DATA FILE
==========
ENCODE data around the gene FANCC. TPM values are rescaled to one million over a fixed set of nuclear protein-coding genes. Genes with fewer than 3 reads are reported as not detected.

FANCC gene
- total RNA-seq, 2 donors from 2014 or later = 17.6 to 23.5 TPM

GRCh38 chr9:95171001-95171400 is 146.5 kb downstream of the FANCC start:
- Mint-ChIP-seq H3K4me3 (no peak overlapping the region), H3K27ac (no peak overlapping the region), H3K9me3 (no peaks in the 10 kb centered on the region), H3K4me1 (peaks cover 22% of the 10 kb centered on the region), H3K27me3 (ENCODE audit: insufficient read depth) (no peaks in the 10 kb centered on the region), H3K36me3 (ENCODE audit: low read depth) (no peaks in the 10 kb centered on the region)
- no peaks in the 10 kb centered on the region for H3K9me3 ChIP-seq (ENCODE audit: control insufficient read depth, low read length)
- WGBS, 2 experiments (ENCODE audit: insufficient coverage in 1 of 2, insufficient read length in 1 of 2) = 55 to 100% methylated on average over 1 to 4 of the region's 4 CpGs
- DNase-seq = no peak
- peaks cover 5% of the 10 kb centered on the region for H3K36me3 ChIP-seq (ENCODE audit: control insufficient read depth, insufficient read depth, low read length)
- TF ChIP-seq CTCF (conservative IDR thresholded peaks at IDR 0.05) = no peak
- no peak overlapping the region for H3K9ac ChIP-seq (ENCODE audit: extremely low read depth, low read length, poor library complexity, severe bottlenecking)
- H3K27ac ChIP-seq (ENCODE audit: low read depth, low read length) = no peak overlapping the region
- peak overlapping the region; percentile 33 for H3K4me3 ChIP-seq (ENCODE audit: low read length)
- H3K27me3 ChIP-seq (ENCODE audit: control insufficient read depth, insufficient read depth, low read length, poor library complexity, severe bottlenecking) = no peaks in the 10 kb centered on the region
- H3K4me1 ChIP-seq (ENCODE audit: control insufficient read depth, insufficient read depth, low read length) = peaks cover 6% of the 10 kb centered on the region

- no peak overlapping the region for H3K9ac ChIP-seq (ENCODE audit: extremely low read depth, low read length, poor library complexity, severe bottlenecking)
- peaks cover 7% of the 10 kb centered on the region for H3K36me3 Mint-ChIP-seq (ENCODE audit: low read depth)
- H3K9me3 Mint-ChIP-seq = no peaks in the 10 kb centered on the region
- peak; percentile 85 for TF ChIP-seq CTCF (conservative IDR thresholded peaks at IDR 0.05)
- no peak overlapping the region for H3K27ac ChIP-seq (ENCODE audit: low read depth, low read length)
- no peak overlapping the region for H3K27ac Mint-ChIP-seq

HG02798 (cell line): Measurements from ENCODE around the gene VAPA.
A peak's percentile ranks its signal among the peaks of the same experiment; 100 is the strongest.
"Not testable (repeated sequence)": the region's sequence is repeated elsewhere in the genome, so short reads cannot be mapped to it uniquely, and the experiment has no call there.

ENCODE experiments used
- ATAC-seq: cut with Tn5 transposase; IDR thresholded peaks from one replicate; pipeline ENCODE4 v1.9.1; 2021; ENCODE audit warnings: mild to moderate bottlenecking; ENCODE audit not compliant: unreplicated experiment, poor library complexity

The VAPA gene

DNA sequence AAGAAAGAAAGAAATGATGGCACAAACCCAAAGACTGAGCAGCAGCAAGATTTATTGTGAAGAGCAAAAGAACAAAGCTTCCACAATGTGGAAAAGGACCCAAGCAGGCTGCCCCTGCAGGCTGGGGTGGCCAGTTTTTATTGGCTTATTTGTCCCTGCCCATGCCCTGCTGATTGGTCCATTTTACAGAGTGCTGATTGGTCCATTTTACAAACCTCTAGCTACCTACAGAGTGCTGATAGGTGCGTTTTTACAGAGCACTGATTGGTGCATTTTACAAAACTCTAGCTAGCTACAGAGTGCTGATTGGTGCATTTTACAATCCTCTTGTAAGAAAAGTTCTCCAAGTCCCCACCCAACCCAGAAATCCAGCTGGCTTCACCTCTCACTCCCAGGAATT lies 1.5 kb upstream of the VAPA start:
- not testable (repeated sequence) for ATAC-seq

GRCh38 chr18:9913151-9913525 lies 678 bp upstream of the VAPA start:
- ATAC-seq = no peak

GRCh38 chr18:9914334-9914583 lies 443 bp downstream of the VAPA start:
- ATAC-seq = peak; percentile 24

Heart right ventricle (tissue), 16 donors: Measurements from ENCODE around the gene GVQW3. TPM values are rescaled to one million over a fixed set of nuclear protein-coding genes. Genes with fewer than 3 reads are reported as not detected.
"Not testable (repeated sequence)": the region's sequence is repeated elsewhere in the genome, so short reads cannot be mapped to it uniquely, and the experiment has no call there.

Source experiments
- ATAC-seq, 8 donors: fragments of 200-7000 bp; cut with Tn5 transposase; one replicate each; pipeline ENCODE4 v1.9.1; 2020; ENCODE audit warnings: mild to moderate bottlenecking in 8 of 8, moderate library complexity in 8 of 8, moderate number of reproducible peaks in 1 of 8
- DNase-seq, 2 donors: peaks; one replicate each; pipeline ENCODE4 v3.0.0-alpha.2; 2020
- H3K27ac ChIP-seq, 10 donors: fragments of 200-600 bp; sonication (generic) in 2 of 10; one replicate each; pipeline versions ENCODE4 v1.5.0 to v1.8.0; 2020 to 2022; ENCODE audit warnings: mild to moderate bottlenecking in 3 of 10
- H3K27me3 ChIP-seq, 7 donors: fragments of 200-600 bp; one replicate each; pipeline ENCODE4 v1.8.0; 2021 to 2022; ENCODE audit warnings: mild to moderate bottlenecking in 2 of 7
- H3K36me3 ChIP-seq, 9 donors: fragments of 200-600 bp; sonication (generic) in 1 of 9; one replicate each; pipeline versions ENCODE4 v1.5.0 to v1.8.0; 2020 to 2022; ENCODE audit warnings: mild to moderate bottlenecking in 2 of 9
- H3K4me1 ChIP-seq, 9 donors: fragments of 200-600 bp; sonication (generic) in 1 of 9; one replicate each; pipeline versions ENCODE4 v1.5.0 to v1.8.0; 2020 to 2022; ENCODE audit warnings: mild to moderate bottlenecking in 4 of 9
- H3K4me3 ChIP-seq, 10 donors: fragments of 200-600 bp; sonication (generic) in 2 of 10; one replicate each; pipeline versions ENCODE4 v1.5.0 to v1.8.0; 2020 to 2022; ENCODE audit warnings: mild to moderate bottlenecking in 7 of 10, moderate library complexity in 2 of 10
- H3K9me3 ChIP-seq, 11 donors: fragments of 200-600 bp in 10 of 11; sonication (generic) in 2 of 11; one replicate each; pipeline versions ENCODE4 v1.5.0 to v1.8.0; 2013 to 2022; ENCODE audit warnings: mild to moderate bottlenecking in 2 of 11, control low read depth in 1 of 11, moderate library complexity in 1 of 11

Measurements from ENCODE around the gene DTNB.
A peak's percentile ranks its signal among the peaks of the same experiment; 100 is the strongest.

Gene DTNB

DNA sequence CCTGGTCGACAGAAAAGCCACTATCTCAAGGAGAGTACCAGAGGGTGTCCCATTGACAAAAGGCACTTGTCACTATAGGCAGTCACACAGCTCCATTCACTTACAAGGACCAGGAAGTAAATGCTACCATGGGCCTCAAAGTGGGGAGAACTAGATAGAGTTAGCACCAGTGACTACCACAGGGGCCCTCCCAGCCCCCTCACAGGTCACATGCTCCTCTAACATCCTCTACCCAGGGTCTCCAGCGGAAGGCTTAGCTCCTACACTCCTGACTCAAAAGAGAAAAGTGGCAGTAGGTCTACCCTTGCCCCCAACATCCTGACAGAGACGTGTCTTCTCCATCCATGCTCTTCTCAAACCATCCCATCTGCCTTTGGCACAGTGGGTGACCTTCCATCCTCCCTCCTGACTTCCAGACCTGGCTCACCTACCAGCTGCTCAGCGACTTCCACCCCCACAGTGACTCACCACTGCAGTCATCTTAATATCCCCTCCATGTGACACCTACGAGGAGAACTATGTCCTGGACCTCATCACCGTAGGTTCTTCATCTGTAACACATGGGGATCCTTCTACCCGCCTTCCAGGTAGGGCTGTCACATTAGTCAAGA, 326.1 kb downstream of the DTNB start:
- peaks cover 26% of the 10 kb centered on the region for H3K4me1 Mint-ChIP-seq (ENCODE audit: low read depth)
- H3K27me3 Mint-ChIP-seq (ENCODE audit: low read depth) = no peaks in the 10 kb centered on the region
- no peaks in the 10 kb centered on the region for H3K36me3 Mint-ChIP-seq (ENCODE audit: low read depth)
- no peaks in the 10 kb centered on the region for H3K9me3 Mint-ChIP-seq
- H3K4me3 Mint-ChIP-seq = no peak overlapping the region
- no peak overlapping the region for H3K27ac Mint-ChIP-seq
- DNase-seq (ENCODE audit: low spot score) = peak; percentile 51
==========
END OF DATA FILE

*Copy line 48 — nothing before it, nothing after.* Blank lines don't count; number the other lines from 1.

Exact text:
DNA sequence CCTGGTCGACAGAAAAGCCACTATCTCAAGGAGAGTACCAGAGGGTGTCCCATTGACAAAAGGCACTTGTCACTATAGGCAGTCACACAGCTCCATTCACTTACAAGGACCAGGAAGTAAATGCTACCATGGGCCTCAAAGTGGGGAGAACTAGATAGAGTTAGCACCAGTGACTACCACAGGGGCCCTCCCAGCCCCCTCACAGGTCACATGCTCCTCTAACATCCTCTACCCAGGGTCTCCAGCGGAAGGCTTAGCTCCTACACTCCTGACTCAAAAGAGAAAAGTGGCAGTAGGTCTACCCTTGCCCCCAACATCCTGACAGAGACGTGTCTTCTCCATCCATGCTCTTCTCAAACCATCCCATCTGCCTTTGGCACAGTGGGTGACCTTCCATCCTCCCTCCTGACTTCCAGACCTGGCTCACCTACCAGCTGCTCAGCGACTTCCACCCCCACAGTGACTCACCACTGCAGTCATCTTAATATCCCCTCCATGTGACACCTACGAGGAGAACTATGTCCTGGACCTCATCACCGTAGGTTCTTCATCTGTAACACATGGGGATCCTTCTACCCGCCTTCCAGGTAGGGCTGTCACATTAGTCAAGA, 326.1 kb downstream of the DTNB start: